Flip S-CHIP to a tax benefit

Using tax credits to extend healthcare for poor children could set a consensus for reform.

People's concern for children should never be used as a political football. But that's the case with a debate on a federal program called the State Children's Health Insurance Program, or S-CHIP. Expansion of this 1997 law has become a campaign "wedge" issue. Better that it be a window of opportunity for a consensus on reform of healthcare.

S-CHIP was a bipartisan venture between President Clinton and a Republican Congress, aimed at meeting the medical needs of children whose parents earned too much to qualify for Medicaid but whose income is less than twice the poverty line, or $41,300 for a family of four.

This government-managed system wasn't set up, however, to become a model for families with higher and higher incomes. Yet that's the effect of the bill passed by Congress – and vetoed by President Bush. In fact, the original program has failed to reach many of the intended poor, or an estimated 500,000 to 1.5 million children who are eligible. That's because states (which run the program with federal money) often fall short in reaching poor families or persuading them to enroll.

And the proposed funding of S-CHIP's expansion for five years creates its own problem.

The bill would pay for an additional $35 billion in spending by raising the federal excise tax on cigarettes by 61 cents. This, in effect, pays for the healthcare of poor children by taking money from smokers, who tend to be the poorest and least educated Americans. Such a tax is a weak reed to sustain the finances of a program – what if smoking further declines? – and simply perverse in its logic.

Extending S-CHIP to families who earn three or more times the poverty-line income would reach many who already have employer-provided insurance. This could cause many employers to drop coverage and thus erode the private system that has become the cornerstone of healthcare proposals of most presidential candidates, including Hillary Clinton.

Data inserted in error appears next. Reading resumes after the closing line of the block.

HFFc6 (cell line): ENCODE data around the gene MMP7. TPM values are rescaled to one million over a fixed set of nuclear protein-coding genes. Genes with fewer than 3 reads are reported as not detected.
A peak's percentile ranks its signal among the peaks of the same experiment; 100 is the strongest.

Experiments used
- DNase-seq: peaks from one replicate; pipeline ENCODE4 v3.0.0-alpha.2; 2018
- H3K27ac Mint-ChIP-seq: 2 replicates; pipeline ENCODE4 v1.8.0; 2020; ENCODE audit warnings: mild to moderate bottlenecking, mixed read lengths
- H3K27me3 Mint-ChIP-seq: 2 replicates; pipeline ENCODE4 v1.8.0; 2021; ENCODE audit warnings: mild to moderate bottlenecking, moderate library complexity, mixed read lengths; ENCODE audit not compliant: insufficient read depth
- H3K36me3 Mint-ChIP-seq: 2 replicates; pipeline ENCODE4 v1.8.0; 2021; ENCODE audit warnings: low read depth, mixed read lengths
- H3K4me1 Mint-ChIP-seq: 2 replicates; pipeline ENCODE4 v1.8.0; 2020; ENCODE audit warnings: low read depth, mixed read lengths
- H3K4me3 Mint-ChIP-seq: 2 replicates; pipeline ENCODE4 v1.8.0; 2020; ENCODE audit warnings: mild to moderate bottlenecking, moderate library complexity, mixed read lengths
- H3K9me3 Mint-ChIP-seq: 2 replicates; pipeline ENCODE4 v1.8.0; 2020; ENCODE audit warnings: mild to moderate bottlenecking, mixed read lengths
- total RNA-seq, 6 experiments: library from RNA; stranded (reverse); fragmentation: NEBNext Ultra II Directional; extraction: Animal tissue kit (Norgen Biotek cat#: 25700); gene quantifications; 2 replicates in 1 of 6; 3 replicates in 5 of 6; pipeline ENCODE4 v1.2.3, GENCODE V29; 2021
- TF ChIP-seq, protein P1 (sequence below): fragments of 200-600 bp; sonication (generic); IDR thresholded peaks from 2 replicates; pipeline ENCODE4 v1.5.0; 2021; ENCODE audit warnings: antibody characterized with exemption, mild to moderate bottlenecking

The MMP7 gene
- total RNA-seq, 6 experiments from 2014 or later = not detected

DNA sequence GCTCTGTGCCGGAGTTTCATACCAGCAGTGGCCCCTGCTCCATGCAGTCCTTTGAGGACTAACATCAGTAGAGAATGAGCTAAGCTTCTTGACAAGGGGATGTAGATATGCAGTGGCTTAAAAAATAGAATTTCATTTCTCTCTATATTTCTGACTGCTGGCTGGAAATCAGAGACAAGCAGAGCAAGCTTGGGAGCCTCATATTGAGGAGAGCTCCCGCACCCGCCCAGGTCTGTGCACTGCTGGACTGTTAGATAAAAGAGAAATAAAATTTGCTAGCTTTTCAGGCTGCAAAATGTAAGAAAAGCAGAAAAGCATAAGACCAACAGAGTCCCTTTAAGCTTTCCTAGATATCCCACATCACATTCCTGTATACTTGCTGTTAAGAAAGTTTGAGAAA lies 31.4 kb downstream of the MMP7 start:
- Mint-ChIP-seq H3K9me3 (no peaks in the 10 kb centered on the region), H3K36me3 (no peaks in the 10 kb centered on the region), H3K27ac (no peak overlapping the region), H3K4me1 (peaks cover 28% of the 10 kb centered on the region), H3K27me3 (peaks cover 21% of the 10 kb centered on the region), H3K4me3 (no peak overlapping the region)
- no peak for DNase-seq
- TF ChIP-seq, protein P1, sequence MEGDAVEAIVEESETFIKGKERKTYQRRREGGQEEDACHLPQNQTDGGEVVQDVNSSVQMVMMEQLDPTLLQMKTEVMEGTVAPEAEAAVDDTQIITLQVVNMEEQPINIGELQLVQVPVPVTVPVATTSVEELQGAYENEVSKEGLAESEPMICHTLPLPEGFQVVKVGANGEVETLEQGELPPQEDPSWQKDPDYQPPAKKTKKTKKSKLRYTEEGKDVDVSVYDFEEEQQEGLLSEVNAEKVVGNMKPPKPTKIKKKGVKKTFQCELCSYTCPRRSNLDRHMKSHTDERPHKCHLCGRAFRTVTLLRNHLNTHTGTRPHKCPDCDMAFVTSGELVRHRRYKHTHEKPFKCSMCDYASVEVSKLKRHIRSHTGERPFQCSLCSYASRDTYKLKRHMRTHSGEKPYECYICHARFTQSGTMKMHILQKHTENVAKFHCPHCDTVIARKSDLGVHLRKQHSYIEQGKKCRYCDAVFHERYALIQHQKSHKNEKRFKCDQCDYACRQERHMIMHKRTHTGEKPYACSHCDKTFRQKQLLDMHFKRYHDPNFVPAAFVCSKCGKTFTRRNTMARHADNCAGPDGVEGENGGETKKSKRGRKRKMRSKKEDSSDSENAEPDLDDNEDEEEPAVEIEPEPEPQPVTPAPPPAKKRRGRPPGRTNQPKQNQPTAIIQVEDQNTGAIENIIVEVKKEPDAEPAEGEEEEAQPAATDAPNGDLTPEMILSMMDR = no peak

Congress can both reach children whose parents earn more than twice the poverty level and preserve employer-based insurance. To do so, it can make money available directly to poor families, enabling them to pay for healthcare providers of their choice for their children, or pay their share of employer-based insurance.

The money can come as a tax credit for poor, working families or outright cash for families who don't earn enough to pay taxes. Such a step was recommended earlier this year by a wide coalition of groups ranging from the US Chamber of Commerce to the American Medical Association. The credit would be indexed to rising healthcare costs and based on different costs by region.

Such an idea should become the basis for a compromise between Mr. Bush and Congress, assuming his veto is upheld in the House, as expected. It could form the kernel for a wider consensus on ways to meet the needs of an estimated 46 million people who currently don't have health insurance while keeping the market-based healthcare system.

The issue of healthcare need not be a third rail in American politics, used to burn. Renewal of S-CHIP the right way can play to people's hopes, not their fears.

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